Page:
A second application of the method of this invention may be used to produce a pontoon 80 that has no welds below the waterline. This second application proceeds much the same as the method described above in FIGS. 1-5. However, when the strip is formed to the stage of FIG. 1D, it is cut to a desired length and removed from the forming machine 19 as an open ended trough 81. FIG. 6 shows the trough 81. This length of the trough 81 will be longer than the overall length of the finished pontoon 80 as will become apparent from the further description of the process below. Areas 86 of metal are cut from the sidewalls 36; the areas 86 are shown shaded in FIG. 7. After the areas 86 are removed, the trough 81 is placed in a different machine between a front punch 82 and front die 88, and a rear punch 84 and rear die 90, as shown in FIG. 8. The punches 82, 84, and dies 88, 90 are stamped together to form the rough shape of the nose cone 66 and end cap 62. FIG. 9 shows a sectional view of the compressed dies 88, 80 and punches 82, 84. After the dies 88, 90 and punches 82, 84 are separated, the rough shape of the nose cone 66 and end cap 62 are defined as shown in FIG. 10.

After the rough shapes of the end cap 62 and nose cone 66 are formed, a partial die 92 is inserted into the rough shape of the nose cone 66. The partial die 92 is shown in phantom in FIG. 11. The partial die 92 is shaped so that a support 93 from above protrudes through the open top of the trough 81. Rollers 94 are then passed over the sidewalls 95 of the nose cone 66 to form folds 96 that form the top flaps 98 of the nose cone, as shown in FIGS. 12 and 13. The partial die 92 is then pulled toward the rear of the trough 81 and may be removed from the nose cone 66. At this stage of the process, the rear of the pontoon 80 where the end cap 62 will be made remains open as shown in FIG. 14. A pair of internal rollers 100 on a roller frame 101 is inserted into the pontoon and a pair of mating external rollers 102 is pressed against both sides of the trough 81 to form folds 104 that define the top of the central portion 105. The external rollers 102 press inwardly on both sides simultaneously so that side loading is balanced on both sides of the roller frame 101, which results in a straight central portion 105. Once the top flaps 106 are formed, the roller frame 101 is removed through the rear of the pontoon 80.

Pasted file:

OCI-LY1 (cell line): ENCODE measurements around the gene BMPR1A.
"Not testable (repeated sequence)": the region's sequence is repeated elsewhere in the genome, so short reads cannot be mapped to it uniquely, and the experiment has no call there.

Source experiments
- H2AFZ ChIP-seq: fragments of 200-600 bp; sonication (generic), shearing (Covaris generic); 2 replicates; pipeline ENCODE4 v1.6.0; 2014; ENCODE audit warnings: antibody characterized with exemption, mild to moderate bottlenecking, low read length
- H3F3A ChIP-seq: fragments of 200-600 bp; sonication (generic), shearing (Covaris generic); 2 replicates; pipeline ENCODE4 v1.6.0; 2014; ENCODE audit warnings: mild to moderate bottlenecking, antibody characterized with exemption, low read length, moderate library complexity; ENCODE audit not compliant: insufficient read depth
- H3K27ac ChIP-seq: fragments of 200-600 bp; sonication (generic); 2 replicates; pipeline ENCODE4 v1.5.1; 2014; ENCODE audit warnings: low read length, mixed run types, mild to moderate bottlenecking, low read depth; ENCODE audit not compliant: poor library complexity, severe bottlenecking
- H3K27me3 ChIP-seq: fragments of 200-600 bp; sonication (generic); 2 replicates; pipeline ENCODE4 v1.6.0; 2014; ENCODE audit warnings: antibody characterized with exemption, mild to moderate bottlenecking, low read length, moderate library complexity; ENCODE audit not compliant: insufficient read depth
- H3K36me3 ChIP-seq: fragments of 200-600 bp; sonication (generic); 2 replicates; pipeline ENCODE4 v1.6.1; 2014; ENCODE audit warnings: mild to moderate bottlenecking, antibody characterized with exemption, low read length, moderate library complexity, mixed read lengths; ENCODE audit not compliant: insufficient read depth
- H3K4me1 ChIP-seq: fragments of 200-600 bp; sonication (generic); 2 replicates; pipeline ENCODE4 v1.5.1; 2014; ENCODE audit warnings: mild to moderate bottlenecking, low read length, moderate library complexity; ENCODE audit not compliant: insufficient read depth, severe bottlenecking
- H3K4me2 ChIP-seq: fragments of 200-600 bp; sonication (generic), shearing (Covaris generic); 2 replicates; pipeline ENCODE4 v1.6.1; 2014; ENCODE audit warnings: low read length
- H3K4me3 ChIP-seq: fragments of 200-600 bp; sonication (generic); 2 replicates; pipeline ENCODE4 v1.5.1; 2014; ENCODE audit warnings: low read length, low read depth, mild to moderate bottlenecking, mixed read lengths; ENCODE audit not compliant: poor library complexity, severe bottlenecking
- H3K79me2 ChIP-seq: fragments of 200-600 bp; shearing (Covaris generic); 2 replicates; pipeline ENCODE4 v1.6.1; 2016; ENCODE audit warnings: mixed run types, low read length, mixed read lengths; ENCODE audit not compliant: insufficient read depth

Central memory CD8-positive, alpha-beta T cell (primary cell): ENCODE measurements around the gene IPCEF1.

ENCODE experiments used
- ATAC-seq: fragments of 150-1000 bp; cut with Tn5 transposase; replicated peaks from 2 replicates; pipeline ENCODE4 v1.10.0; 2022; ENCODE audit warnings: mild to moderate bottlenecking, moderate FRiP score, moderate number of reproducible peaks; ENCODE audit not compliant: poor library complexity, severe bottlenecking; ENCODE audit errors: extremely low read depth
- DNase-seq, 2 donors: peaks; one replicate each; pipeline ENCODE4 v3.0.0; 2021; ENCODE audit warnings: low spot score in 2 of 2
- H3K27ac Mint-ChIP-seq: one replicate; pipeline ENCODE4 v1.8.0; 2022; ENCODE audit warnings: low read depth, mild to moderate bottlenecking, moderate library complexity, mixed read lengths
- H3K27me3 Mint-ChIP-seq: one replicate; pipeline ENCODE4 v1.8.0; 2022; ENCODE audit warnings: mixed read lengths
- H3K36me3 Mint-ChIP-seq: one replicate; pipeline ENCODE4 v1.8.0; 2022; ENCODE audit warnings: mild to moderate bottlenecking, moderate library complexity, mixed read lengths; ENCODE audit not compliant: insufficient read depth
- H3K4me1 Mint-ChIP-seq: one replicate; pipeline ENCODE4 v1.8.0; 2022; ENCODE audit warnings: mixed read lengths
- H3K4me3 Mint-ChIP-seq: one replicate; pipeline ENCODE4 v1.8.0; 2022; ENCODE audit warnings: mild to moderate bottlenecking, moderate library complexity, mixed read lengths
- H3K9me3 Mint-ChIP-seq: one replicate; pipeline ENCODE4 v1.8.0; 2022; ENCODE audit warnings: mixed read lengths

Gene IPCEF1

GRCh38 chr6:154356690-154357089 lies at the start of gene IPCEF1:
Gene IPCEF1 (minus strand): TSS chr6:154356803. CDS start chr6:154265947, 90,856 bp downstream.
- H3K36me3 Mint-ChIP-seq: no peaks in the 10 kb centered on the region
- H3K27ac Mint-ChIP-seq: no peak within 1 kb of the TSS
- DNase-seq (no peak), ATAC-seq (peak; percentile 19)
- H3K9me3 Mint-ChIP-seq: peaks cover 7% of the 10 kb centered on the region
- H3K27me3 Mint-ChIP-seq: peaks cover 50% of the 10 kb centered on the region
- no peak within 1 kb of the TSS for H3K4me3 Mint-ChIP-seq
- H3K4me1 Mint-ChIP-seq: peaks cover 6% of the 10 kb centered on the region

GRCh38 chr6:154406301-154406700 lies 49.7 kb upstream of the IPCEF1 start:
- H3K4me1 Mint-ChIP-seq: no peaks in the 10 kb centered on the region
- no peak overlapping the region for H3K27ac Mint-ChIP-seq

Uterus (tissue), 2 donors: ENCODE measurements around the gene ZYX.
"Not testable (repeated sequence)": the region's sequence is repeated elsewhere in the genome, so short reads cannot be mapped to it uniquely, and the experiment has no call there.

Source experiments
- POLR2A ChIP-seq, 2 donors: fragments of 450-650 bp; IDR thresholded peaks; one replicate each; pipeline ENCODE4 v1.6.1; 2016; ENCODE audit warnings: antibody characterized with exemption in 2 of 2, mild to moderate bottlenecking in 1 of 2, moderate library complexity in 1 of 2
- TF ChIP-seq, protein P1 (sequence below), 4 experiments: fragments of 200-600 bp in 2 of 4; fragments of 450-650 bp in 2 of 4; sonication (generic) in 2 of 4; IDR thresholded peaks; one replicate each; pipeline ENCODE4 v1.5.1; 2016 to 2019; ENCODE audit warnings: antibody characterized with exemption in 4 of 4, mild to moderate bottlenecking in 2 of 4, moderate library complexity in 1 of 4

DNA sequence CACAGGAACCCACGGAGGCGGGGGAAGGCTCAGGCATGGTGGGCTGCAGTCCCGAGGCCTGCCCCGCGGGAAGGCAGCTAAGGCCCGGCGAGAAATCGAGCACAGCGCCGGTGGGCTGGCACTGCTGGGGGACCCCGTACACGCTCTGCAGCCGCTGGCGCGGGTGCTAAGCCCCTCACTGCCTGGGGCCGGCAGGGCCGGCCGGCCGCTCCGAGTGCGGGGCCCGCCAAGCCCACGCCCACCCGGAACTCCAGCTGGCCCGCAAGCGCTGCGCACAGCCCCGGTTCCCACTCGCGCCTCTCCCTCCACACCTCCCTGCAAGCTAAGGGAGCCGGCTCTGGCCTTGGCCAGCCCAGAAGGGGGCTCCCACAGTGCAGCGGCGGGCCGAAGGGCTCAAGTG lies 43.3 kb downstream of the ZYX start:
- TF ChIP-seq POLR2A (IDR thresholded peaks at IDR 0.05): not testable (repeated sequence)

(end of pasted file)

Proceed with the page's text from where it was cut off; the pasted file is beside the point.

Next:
At this stage of the process, the rough shape of the end cap 62 is against the rear die 90, and the only portion of the pontoon 80 that remains open is the rear end as shown in FIG. 16. The rear die 90 pivots about the axis of a rod 107. A hydraulic cylinder 108 is attached to the rear die 90. The hydraulic cylinder 108 is actuated which pivots the rear die 90 upward and folds the end cap 62 into place.

Welds 110 are then made where the nose cone 66 and central portion 105 meet. Welds 112 are made where the end cap 62 and central portion 105 meet. Also, a weld 114 is made down the center along the top of the pontoon 80. The pontoon 80 produced by this application of the method of this patent results in a pontoon having no welded joints below the waterline 65.

A third application of the method of this invention may be employed to produce pontoons that have no welds below the waterline and also have storage space within them. FIG. 19 shows a pontoon 120 having a storage space 121 within the pontoon. This pontoon 120 is made in the same manner as the pontoon 80 of the second application of the method, but the step of folding the sidewalls 36 is not performed. Instead a bottom panel 124 is placed between the sidewalls as shown in FIG. 19. The bottom panel 124 may be welded in place, and then a top cap 125 may be welded on top to complete the pontoon 120. If baffles such as those shown in FIG. 3 are desired to be placed below the bottom panel 124 to partition the lower portion of the pontoon 120 into separate chambers, the bottom panel 124 may be composed of separate parts that allow welds to be made along the top edges of the baffles. Many configurations of the pontoon 120 with storage space 121 are possible, including configurations that would allow fuel to be stored in the space 121, or having doors that provide access to the storage space 121 that allow below deck storage of large objects.

The invention is not limited to the details given above, but may be modified within the scope of the following claims.

Patent Citations
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Classifications
U.S. Classification114/292, 114/356
International ClassificationB63B1/00
Cooperative ClassificationB63B9/062, B63B3/185, B63B3/12
European ClassificationB63B3/12, B63B9/06B, B63B3/18A
Legal Events
DateCodeEventDescription
Dec 20, 2013FPAYFee payment
Year of fee payment: 4